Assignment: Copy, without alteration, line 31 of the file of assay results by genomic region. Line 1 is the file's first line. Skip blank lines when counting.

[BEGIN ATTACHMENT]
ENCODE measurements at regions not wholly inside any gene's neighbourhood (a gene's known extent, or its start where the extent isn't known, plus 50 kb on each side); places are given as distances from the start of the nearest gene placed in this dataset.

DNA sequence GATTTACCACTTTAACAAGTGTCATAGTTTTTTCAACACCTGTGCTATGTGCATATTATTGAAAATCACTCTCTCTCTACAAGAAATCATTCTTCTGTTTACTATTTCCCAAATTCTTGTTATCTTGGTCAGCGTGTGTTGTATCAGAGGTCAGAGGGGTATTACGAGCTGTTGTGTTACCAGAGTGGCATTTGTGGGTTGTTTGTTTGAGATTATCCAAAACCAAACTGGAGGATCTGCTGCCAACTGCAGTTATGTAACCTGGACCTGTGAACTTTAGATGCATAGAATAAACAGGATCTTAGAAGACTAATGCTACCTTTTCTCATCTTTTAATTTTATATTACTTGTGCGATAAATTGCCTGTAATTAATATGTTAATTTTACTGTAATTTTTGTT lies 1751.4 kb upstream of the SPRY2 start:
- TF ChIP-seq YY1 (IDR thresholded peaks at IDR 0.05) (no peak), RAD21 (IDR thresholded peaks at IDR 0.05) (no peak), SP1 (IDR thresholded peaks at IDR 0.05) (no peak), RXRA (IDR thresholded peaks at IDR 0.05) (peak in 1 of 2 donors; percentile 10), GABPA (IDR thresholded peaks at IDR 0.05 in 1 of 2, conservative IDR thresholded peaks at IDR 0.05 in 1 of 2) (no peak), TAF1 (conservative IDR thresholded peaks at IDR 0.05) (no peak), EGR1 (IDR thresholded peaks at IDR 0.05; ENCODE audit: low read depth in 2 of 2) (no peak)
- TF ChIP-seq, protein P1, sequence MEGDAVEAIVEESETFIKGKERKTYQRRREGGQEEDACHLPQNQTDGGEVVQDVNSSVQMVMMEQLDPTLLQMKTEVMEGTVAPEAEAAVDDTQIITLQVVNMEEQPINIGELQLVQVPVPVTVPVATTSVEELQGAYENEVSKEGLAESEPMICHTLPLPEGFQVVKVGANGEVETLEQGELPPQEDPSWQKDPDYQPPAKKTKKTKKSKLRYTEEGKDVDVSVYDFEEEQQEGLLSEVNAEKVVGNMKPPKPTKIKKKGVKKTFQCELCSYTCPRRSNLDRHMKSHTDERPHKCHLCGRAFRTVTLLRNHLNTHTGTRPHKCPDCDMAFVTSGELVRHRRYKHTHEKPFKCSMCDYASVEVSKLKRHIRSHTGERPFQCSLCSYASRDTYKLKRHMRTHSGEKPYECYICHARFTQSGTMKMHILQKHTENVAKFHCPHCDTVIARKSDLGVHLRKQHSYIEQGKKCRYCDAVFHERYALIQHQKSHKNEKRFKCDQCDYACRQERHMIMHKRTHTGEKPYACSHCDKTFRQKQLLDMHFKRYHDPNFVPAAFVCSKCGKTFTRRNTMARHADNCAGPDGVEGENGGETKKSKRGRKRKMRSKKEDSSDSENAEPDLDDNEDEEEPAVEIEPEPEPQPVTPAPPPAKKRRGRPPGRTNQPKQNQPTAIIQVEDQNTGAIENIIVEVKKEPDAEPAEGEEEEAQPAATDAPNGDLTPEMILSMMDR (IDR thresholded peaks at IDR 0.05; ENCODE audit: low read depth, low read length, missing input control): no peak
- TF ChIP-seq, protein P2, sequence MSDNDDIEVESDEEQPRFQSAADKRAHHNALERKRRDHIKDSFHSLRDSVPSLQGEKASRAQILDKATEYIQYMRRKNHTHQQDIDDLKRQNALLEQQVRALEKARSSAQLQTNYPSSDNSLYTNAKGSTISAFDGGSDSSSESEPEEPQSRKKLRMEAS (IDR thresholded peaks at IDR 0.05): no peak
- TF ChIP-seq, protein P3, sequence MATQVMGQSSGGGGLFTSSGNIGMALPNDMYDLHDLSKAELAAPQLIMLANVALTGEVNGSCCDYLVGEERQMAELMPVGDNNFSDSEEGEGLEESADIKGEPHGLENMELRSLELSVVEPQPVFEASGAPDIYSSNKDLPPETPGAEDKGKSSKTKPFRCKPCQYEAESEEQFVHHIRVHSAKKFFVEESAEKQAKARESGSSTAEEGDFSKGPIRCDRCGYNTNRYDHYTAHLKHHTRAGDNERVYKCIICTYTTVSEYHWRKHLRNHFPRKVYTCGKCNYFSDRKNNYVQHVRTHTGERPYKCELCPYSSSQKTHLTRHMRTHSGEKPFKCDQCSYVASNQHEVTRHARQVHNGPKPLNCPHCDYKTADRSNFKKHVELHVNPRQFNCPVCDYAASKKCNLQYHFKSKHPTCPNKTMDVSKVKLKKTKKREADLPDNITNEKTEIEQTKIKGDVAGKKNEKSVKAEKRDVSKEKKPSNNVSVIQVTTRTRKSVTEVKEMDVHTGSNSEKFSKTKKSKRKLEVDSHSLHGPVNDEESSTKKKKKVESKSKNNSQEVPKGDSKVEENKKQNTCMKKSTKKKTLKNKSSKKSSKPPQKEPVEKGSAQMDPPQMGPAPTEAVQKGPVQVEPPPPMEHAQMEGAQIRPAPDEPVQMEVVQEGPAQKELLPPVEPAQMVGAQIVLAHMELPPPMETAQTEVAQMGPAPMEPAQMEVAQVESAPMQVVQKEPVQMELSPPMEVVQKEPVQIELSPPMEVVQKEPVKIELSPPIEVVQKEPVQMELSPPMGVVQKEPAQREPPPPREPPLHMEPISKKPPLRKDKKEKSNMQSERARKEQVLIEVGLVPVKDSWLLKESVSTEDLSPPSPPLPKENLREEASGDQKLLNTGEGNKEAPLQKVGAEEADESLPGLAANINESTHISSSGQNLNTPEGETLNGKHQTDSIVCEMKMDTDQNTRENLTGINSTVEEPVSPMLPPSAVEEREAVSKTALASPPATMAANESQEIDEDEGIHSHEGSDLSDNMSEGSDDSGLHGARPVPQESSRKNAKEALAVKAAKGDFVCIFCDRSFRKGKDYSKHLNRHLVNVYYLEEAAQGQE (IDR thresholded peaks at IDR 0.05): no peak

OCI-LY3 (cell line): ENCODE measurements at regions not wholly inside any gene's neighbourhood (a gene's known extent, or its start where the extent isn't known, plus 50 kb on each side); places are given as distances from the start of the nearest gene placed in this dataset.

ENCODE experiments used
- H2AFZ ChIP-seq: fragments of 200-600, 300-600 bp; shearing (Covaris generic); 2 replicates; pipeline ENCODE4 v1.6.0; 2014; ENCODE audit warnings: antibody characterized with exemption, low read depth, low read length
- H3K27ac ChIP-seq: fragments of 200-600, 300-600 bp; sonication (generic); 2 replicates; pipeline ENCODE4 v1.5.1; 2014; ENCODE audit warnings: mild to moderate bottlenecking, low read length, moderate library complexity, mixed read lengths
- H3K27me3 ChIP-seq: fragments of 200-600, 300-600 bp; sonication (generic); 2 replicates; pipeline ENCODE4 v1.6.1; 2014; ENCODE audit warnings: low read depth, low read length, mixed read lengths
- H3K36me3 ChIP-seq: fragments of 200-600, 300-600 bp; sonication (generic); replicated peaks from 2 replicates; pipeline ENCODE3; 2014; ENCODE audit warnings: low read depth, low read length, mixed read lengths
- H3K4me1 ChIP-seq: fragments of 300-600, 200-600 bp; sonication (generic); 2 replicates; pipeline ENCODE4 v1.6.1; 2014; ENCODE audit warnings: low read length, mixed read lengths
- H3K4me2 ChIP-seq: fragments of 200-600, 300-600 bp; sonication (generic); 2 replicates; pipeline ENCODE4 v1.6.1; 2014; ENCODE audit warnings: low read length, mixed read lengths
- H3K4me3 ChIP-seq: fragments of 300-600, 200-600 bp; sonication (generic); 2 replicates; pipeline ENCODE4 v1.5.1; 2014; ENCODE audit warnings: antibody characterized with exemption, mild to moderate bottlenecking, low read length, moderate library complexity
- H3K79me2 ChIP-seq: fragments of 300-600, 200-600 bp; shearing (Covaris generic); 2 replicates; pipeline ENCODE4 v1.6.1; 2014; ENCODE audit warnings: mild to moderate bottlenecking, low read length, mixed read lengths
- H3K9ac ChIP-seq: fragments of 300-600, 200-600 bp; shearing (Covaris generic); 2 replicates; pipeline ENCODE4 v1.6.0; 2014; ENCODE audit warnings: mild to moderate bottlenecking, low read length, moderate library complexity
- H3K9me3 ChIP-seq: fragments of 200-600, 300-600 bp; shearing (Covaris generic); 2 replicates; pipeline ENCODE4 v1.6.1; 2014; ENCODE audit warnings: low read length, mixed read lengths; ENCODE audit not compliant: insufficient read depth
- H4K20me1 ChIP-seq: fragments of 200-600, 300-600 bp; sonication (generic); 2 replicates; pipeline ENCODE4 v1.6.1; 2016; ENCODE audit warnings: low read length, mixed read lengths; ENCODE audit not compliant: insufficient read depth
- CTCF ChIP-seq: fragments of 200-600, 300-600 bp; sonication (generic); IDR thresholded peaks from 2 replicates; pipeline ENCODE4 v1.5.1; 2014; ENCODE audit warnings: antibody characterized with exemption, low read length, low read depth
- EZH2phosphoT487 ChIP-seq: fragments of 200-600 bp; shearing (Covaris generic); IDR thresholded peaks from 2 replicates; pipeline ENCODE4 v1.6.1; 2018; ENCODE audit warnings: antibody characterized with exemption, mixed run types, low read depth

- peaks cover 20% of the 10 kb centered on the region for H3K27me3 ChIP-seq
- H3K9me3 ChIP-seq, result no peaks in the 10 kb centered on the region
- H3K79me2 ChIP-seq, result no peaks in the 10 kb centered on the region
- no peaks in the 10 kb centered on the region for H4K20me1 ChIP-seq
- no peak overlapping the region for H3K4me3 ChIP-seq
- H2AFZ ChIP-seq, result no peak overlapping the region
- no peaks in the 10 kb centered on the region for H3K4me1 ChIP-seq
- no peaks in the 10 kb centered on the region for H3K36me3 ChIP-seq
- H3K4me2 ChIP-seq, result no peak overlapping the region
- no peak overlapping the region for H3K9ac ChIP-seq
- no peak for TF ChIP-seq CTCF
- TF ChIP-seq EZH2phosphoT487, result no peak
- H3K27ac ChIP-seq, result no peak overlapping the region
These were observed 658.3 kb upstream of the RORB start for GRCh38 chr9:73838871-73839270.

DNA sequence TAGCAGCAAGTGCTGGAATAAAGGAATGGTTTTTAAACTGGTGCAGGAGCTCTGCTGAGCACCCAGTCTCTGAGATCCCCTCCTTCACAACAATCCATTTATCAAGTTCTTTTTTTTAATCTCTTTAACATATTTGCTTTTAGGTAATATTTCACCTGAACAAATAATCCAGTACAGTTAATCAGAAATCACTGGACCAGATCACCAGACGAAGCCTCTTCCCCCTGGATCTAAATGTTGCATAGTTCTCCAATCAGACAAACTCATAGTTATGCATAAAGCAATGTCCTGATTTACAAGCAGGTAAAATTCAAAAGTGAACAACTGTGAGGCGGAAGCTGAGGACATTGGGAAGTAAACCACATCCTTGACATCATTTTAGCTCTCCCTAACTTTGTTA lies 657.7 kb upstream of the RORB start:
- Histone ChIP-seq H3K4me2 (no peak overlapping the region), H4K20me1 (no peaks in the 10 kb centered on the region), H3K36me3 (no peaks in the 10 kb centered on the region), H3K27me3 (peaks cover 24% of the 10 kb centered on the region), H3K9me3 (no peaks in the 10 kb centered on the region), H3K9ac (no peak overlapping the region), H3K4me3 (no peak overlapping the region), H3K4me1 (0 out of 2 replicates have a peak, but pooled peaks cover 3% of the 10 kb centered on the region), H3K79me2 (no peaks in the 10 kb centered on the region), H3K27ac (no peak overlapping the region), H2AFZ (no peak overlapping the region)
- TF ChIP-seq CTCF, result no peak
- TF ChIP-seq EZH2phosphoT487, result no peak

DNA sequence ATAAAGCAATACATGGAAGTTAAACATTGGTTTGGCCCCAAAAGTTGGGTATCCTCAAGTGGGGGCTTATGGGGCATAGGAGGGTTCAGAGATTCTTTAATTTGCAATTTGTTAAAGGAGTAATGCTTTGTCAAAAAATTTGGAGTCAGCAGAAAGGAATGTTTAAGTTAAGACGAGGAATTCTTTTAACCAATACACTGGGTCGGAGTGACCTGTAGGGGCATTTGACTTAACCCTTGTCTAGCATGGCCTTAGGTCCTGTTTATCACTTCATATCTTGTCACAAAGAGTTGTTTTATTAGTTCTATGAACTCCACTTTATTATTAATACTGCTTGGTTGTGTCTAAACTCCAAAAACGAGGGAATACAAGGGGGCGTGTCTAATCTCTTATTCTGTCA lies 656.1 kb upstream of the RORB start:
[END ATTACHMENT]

- no peak overlapping the region for H3K9ac ChIP-seq